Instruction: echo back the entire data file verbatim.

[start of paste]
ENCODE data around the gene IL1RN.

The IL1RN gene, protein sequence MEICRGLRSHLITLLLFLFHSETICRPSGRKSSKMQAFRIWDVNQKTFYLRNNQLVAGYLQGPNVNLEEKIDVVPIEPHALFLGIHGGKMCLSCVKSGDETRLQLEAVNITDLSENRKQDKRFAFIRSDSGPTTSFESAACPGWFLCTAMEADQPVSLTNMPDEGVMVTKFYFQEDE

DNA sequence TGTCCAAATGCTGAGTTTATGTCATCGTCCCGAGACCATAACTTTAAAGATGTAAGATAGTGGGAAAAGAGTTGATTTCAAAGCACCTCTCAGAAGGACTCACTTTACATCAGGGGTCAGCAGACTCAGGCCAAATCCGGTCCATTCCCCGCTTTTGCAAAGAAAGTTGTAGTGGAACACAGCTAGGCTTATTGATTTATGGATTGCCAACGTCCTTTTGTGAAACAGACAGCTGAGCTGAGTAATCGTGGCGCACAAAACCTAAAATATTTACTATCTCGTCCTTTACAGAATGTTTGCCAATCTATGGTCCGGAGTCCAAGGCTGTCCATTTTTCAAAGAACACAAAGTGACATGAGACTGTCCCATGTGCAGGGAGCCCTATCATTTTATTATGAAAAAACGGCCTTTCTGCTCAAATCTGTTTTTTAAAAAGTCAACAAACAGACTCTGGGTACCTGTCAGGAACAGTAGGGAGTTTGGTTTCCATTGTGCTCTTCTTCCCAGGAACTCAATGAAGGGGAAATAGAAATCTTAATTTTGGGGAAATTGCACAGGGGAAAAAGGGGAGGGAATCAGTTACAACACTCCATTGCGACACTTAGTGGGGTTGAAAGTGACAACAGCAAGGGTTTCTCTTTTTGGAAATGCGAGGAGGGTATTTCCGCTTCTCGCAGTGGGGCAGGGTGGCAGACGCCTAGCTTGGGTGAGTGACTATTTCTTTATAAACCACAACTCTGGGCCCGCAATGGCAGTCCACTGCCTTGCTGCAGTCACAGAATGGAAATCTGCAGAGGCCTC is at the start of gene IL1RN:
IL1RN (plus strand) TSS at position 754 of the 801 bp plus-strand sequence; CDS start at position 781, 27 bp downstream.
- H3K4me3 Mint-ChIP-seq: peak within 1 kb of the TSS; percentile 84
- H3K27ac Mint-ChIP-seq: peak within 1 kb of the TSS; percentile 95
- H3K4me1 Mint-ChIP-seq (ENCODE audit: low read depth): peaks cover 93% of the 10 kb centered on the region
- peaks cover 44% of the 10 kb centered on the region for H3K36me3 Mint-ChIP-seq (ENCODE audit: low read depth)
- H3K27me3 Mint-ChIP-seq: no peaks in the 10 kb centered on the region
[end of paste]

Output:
ENCODE data around the gene IL1RN.

The IL1RN gene, protein sequence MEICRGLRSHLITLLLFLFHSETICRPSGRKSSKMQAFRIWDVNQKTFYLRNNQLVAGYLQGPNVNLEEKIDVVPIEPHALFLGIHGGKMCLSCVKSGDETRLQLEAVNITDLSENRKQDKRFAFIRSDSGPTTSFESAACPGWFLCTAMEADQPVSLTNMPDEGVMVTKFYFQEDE

DNA sequence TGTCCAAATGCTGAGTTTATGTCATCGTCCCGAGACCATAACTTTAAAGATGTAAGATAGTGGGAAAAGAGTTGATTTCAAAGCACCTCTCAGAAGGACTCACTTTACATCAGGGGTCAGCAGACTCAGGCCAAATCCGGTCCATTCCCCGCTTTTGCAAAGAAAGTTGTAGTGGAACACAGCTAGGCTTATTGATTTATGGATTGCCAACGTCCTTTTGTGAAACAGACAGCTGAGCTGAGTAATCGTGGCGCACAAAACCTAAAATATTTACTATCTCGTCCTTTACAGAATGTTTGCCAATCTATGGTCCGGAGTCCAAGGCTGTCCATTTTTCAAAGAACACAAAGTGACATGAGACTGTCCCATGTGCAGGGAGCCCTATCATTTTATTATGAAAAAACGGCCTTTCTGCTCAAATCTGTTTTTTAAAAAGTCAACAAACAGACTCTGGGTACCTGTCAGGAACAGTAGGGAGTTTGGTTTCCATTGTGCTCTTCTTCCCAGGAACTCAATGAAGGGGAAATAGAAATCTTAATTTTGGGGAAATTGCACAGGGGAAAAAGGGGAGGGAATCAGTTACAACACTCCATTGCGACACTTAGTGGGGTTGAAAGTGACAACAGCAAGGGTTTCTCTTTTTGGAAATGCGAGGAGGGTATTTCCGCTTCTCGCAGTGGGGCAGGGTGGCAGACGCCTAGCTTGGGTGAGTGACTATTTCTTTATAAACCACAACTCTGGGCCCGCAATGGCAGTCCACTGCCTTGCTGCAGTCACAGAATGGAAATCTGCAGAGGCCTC is at the start of gene IL1RN:
IL1RN (plus strand) TSS at position 754 of the 801 bp plus-strand sequence; CDS start at position 781, 27 bp downstream.
- H3K4me3 Mint-ChIP-seq: peak within 1 kb of the TSS; percentile 84
- H3K27ac Mint-ChIP-seq: peak within 1 kb of the TSS; percentile 95
- H3K4me1 Mint-ChIP-seq (ENCODE audit: low read depth): peaks cover 93% of the 10 kb centered on the region
- peaks cover 44% of the 10 kb centered on the region for H3K36me3 Mint-ChIP-seq (ENCODE audit: low read depth)
- H3K27me3 Mint-ChIP-seq: no peaks in the 10 kb centered on the region